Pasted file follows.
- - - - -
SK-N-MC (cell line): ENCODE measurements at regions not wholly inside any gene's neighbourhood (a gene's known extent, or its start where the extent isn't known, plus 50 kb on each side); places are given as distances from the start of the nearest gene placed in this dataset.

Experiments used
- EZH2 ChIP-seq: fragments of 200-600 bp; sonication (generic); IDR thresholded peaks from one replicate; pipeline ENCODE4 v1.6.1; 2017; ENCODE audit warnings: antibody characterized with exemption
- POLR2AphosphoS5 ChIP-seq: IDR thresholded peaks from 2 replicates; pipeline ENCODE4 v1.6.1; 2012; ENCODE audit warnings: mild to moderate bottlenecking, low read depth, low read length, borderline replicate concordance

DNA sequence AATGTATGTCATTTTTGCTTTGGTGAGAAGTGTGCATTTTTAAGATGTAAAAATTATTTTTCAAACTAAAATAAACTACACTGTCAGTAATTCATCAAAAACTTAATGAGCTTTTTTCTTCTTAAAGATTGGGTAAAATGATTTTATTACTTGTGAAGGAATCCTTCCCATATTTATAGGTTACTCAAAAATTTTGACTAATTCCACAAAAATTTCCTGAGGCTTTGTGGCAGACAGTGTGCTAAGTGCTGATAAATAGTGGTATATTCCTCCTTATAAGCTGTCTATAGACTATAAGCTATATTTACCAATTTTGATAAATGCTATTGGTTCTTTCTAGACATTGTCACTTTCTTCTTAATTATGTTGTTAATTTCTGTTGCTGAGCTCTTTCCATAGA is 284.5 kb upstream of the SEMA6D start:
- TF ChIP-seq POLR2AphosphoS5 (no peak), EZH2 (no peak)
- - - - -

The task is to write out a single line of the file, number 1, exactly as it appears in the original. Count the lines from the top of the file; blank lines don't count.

SK-N-MC (cell line): ENCODE measurements at regions not wholly inside any gene's neighbourhood (a gene's known extent, or its start where the extent isn't known, plus 50 kb on each side); places are given as distances from the start of the nearest gene placed in this dataset.